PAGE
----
Jeanine Deckers' The Singing Nun/ Soeur Sourire, album review


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Not that many nuns have topped the charts. Discounting Julie Andrews as a make-believe one, perhaps the only contender was a bespectacled Belgian called Jeanine Deckers who caused something of a sensation in the early 1960s when her song “Dominique”, a light, singalong but incredibly catchy number in praise of the founder of the Dominican order to which she belonged topped the US charts.

The fact that it was sung in French didn’t hold it back and an America recovering from the shock of the assassination of President Kennedy took the Singing Nun, as she was known, to her hearts. It also made the top 10 in Britain just before Christmas 1963.

Deckers had cut the single and the accompanying album, reissued here, simply as a fund-raising effort for her convent.

The other tracks showed that “Soeur Sourire” (Sister Smile) as she was known in her native Belgium, had a knack of writing guitar-backed folk-like pop tunes that were melodic, infectious and genuinely attractive.

“Tout Les Chemins”, for instance, has high harmony vocals and a “la-la-la” chorus that wouldn’t have disgraced a 1970s Eurovision Song Contest winner, while the more thoughtful “Mon Coeur de Deu” is more in the French chansons tradition, but again with a dominating and tuneful chorus that lifts it above the usual church fête fodder.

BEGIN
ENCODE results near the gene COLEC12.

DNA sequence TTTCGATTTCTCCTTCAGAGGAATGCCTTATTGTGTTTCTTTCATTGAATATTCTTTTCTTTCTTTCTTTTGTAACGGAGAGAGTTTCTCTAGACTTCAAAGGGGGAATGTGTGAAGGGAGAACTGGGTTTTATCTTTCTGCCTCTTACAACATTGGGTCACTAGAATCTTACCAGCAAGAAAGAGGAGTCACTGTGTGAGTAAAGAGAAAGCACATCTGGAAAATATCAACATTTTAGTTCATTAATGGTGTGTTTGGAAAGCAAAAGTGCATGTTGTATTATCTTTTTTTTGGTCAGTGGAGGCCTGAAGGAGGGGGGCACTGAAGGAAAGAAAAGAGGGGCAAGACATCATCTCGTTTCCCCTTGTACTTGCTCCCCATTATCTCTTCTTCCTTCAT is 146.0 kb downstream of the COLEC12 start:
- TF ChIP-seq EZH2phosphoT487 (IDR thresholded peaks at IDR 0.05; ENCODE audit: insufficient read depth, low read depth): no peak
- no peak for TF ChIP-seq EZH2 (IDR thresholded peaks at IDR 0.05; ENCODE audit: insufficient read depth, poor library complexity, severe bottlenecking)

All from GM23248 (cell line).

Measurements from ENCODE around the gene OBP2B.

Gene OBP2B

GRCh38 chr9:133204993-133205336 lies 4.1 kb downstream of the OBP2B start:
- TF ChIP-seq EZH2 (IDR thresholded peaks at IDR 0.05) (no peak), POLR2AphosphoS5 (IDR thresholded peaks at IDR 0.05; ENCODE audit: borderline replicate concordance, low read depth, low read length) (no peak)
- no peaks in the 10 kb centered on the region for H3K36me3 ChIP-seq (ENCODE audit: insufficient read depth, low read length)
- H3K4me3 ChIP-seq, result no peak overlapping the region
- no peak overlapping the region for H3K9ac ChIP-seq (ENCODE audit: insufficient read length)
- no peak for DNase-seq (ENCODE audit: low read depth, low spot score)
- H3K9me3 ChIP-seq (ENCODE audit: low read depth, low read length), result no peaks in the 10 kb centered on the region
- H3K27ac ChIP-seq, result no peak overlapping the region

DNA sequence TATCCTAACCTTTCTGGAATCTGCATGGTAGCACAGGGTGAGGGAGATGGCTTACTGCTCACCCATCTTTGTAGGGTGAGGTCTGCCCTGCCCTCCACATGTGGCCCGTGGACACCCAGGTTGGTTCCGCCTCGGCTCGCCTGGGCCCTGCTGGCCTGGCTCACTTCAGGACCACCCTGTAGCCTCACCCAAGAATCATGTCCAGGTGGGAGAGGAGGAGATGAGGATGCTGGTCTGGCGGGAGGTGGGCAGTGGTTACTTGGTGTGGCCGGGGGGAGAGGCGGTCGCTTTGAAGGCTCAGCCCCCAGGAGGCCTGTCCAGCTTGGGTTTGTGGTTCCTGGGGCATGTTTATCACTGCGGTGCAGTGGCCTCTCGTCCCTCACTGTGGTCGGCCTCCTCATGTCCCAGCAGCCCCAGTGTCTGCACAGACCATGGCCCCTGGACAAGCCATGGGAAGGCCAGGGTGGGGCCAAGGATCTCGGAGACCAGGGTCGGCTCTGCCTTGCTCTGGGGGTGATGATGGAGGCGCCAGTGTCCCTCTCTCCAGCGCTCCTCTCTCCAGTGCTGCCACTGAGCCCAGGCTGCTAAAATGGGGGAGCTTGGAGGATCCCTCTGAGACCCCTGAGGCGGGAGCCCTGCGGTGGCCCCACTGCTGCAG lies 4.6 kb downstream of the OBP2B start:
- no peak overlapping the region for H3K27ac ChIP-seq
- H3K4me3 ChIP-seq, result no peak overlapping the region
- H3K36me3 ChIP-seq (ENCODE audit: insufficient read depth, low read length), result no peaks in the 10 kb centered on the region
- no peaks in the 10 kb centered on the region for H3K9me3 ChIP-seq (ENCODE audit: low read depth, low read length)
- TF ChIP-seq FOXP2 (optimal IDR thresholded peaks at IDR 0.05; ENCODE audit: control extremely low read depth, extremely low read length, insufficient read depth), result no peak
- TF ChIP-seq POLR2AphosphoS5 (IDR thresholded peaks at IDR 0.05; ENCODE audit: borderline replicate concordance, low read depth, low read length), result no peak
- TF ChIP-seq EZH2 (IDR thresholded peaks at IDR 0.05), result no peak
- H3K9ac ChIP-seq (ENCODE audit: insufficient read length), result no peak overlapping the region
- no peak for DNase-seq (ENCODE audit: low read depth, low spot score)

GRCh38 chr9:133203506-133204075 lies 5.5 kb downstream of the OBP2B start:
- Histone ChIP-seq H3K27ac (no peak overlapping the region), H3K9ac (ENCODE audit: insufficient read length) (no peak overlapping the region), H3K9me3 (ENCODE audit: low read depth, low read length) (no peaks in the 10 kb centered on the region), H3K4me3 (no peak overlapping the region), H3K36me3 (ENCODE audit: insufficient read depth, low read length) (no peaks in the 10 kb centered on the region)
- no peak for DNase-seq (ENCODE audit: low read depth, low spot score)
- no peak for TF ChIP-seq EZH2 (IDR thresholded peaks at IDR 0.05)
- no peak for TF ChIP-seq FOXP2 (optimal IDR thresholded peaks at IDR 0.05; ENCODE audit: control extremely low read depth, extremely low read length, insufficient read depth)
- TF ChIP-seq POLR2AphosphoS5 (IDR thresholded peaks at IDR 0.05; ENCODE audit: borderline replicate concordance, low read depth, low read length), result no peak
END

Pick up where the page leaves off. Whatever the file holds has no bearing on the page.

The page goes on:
“Les Pieds des Missionaires” is far more attractive than any song about feet should be, with a strong vocal and the type of tuneful and heartfelt melody that only Deckers seemed able to conjure up.

Perhaps like a box of chocolates there’s a bit too much to take at one sitting but the sweetness of a track such as “Une Fleur” with its uplifting double-tracked vocals is offset by the thoughtful tones and artless simplicity of “Midi” a guitar-backed tune that’s short but memorable.

Sadly, unlike her music, Deckers’ life after she found fame was neither happy or fulfilled. Finding the pressures of showbusiness too much – they even made a Hollywood film of her life with Debbie Reynolds in the title role – she left the convent 1966 (although she later claimed she had been forced out because of a personality clash) to live with a close friend Anne Pecher. Her struggles to reconcile her faith and her sexuality along with hopes of reigniting her musical career took their toll and couple committed suicide in 1985.

This album stands as her tribute, although, unnecessarily, the record company has also added three works by French composer Olivier Messiaen which don’t really belong here. Deckers deserves better.